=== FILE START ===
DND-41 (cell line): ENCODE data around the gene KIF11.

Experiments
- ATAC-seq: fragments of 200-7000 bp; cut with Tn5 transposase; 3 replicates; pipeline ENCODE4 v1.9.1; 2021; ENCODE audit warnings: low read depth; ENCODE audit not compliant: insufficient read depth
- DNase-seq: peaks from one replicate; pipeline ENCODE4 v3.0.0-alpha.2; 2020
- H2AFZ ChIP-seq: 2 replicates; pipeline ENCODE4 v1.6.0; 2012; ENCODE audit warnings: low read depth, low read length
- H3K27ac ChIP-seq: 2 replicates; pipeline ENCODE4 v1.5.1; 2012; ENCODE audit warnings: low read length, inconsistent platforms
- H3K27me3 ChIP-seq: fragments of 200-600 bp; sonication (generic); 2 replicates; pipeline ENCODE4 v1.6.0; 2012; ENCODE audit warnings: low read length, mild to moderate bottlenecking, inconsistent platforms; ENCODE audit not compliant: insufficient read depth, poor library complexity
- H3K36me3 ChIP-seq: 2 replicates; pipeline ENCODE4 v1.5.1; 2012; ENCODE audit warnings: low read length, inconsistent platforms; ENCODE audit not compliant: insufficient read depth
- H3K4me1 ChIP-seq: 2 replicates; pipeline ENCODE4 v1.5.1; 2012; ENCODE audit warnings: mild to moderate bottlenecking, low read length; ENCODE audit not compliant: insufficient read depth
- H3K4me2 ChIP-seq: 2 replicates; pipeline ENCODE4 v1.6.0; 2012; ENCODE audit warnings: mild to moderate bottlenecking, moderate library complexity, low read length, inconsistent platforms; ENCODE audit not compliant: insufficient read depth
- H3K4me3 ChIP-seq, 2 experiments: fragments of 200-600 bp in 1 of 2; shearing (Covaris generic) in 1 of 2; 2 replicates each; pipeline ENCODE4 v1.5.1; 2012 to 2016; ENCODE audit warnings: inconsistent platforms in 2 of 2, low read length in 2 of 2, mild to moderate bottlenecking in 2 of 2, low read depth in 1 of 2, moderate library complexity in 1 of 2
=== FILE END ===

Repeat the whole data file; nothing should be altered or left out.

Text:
DND-41 (cell line): ENCODE data around the gene KIF11.

Experiments
- ATAC-seq: fragments of 200-7000 bp; cut with Tn5 transposase; 3 replicates; pipeline ENCODE4 v1.9.1; 2021; ENCODE audit warnings: low read depth; ENCODE audit not compliant: insufficient read depth
- DNase-seq: peaks from one replicate; pipeline ENCODE4 v3.0.0-alpha.2; 2020
- H2AFZ ChIP-seq: 2 replicates; pipeline ENCODE4 v1.6.0; 2012; ENCODE audit warnings: low read depth, low read length
- H3K27ac ChIP-seq: 2 replicates; pipeline ENCODE4 v1.5.1; 2012; ENCODE audit warnings: low read length, inconsistent platforms
- H3K27me3 ChIP-seq: fragments of 200-600 bp; sonication (generic); 2 replicates; pipeline ENCODE4 v1.6.0; 2012; ENCODE audit warnings: low read length, mild to moderate bottlenecking, inconsistent platforms; ENCODE audit not compliant: insufficient read depth, poor library complexity
- H3K36me3 ChIP-seq: 2 replicates; pipeline ENCODE4 v1.5.1; 2012; ENCODE audit warnings: low read length, inconsistent platforms; ENCODE audit not compliant: insufficient read depth
- H3K4me1 ChIP-seq: 2 replicates; pipeline ENCODE4 v1.5.1; 2012; ENCODE audit warnings: mild to moderate bottlenecking, low read length; ENCODE audit not compliant: insufficient read depth
- H3K4me2 ChIP-seq: 2 replicates; pipeline ENCODE4 v1.6.0; 2012; ENCODE audit warnings: mild to moderate bottlenecking, moderate library complexity, low read length, inconsistent platforms; ENCODE audit not compliant: insufficient read depth
- H3K4me3 ChIP-seq, 2 experiments: fragments of 200-600 bp in 1 of 2; shearing (Covaris generic) in 1 of 2; 2 replicates each; pipeline ENCODE4 v1.5.1; 2012 to 2016; ENCODE audit warnings: inconsistent platforms in 2 of 2, low read length in 2 of 2, mild to moderate bottlenecking in 2 of 2, low read depth in 1 of 2, moderate library complexity in 1 of 2